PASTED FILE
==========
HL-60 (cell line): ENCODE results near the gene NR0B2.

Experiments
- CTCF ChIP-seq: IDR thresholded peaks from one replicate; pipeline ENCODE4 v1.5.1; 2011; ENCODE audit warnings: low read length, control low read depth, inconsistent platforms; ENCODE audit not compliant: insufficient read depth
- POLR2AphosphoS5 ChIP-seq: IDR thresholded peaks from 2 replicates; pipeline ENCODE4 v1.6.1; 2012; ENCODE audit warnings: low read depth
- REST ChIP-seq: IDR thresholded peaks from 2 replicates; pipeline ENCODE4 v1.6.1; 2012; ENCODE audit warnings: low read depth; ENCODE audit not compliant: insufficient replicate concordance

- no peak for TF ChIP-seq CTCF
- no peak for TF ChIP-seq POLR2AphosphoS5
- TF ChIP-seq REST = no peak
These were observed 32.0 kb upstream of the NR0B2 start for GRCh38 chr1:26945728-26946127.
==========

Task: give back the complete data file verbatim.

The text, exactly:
HL-60 (cell line): ENCODE results near the gene NR0B2.

Experiments
- CTCF ChIP-seq: IDR thresholded peaks from one replicate; pipeline ENCODE4 v1.5.1; 2011; ENCODE audit warnings: low read length, control low read depth, inconsistent platforms; ENCODE audit not compliant: insufficient read depth
- POLR2AphosphoS5 ChIP-seq: IDR thresholded peaks from 2 replicates; pipeline ENCODE4 v1.6.1; 2012; ENCODE audit warnings: low read depth
- REST ChIP-seq: IDR thresholded peaks from 2 replicates; pipeline ENCODE4 v1.6.1; 2012; ENCODE audit warnings: low read depth; ENCODE audit not compliant: insufficient replicate concordance

- no peak for TF ChIP-seq CTCF
- no peak for TF ChIP-seq POLR2AphosphoS5
- TF ChIP-seq REST = no peak
These were observed 32.0 kb upstream of the NR0B2 start for GRCh38 chr1:26945728-26946127.